Your wrists should be straight and comfortable instead of bent. You should have very little weight on your hands. Your levers may need to be adjusted downward a little for easy reach without bending your wrists.

I recommend you pick up a copy of "Total Control" by Lee Parks. It goes into riding position and setting up the bike properly.

My Versys Travels:


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post #13 of 19 (permalink) Old 11-09-2014, 09:09 AM
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Those are all good suggestions, but I know what you really need...

A time machine. Set it to say, 2000 - and when you get there, all the aches and pains will be gone.

As will that urge to keep children off your lawn...

(All kidding aside, I bought one of those cruise-control-type clamps so I can rest my hand occasionally. Works great.)
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post #14 of 19 (permalink) Old 11-09-2014, 09:26 AM
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Well everything that has been suggested I have------cramp buster, throttle lock,Motowerk lowered pegs and highway pegs, and a Corbin seat, at times I compare my ride comfort to that of sitting in my Lazyboy.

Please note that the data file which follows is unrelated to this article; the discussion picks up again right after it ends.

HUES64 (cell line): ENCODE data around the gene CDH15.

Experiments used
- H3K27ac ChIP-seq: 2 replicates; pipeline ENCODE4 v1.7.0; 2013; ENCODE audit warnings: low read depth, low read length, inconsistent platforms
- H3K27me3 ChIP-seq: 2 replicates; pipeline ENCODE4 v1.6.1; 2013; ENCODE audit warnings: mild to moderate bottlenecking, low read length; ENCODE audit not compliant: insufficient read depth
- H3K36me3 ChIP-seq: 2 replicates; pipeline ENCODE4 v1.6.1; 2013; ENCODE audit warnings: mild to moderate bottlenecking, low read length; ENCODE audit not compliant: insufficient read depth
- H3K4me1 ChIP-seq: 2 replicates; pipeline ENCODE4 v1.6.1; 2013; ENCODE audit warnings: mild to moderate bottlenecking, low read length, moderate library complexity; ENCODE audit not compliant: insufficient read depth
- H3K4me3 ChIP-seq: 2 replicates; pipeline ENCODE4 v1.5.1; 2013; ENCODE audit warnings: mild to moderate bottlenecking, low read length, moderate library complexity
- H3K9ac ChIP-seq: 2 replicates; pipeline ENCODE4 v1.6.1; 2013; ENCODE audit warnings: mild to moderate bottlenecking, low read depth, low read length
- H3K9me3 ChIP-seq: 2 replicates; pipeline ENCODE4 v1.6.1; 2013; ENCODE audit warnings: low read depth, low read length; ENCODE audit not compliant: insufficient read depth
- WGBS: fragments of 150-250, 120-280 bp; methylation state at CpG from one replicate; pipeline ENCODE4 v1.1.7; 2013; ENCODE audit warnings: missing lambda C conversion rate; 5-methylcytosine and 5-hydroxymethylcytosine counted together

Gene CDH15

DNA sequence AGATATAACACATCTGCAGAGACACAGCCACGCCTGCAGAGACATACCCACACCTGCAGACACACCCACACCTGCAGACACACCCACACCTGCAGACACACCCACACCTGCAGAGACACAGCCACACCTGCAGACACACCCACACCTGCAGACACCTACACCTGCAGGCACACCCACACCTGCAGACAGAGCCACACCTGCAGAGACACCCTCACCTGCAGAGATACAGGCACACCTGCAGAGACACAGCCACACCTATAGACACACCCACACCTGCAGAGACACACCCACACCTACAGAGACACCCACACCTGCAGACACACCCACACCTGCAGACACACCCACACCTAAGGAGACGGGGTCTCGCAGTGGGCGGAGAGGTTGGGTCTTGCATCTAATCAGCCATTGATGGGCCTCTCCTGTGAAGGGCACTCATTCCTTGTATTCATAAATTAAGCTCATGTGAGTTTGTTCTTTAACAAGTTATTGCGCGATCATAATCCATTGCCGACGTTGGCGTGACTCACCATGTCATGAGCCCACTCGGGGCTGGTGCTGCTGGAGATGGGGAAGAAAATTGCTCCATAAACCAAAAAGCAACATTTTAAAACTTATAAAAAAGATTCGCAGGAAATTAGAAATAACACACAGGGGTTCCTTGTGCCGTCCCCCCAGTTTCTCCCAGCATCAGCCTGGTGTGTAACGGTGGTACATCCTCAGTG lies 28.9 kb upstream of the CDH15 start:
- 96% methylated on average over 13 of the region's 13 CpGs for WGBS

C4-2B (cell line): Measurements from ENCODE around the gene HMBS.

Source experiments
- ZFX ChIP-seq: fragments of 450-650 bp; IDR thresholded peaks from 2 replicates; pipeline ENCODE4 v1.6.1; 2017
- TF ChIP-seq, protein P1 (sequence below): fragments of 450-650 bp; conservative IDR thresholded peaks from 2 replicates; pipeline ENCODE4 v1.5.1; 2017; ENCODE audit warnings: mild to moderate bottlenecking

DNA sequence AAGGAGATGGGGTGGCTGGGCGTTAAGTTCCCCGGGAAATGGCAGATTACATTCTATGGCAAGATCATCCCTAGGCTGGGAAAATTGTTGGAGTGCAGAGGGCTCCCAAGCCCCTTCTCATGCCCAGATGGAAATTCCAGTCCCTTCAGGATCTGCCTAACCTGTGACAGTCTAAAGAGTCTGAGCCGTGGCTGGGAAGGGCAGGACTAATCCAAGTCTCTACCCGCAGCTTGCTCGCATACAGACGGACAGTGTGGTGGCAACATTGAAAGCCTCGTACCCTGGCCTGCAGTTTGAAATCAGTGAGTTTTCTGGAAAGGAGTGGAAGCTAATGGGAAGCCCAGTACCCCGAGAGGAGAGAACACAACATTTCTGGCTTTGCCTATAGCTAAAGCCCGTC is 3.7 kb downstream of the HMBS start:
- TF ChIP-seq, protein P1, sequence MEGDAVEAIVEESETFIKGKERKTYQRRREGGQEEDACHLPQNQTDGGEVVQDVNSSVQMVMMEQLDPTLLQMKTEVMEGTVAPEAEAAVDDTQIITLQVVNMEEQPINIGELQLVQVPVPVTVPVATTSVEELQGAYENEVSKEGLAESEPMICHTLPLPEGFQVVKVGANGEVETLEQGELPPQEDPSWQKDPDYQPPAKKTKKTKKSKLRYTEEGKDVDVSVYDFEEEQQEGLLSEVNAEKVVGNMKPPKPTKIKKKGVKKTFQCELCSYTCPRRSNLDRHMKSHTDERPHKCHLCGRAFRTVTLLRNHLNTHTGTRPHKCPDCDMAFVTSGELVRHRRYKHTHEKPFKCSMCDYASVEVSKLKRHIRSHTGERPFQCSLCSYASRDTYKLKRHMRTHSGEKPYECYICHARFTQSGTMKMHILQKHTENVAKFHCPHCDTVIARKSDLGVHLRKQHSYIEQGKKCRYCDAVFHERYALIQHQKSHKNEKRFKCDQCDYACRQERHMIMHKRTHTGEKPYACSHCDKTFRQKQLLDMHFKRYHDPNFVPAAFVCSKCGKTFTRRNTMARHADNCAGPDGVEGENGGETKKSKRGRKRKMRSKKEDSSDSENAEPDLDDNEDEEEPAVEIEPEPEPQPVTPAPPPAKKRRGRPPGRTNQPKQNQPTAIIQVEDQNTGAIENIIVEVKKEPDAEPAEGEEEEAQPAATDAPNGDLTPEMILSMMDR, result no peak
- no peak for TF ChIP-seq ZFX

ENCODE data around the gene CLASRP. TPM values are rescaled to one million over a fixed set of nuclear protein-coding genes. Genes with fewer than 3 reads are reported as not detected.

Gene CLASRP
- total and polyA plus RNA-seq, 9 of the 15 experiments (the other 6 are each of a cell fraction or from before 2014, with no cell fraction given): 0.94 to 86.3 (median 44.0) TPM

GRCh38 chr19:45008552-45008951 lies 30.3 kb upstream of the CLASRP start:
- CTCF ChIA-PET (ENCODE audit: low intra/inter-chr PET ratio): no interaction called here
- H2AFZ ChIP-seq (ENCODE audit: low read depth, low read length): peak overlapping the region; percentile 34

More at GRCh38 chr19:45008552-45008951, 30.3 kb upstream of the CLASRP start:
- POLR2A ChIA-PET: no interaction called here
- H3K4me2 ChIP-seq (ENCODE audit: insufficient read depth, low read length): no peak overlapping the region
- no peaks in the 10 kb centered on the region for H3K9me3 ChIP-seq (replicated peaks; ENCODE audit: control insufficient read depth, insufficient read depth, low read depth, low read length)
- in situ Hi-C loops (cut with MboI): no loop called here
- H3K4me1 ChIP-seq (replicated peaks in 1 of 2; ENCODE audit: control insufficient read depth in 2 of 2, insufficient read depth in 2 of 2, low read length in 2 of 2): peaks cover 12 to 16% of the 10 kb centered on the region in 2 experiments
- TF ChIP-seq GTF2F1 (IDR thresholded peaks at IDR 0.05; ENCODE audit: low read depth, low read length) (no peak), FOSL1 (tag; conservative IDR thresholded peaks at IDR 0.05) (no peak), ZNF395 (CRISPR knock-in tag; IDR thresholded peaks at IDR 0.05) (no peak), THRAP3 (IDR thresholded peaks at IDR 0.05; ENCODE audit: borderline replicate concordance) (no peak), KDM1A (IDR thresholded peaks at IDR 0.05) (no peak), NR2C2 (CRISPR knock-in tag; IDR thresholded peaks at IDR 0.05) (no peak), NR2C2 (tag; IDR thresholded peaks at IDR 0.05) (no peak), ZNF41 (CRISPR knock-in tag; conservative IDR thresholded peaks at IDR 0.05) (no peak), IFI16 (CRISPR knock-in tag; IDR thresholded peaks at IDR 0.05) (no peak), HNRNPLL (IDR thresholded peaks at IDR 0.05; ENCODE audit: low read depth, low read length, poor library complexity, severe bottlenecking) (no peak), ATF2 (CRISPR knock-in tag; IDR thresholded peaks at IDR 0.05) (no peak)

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post #15 of 19 (permalink) Old 11-09-2014, 10:00 AM Thread Starter
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Thank you all so much for the replies. The cramp buster looks like an affordable application for now, and the grip ball is smart -- I used to rock climb and had quite the grip, but a tendon tear took me out of the sport a while back. For the road trip this summer, I will definitely look into a throttle lock. To even shake out my hand/wrist for a few seconds on the open highway will be nice. Those forward foot pegs seemed legit -- I wonder how they would work with the SW-Motech crash bars . . .

As for the shin discomfort, I'll be more conscious about putting the balls of my feet on the pegs. The rear brake has become a habit that sounds like I need to stop unless during an emergency stop. I do apply the front brake for every stop, but the rear brake too unless going around a corner/bend.

Total Control by Lee Parks sounds very familiar. I feel like I watched a YouTube video that demonstrated some of his teachings.
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post #16 of 19 (permalink) Old 11-09-2014, 12:10 PM
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-- I wonder how they would work with the SW-Motech crash bars . . .

I had them with the H/B Crash Bars and when i sold the bike. A local guy bought the highway pegs from me and he put it on his Versys with SW Motech Crash Bars no issues...

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post #17 of 19 (permalink) Old 11-09-2014, 01:56 PM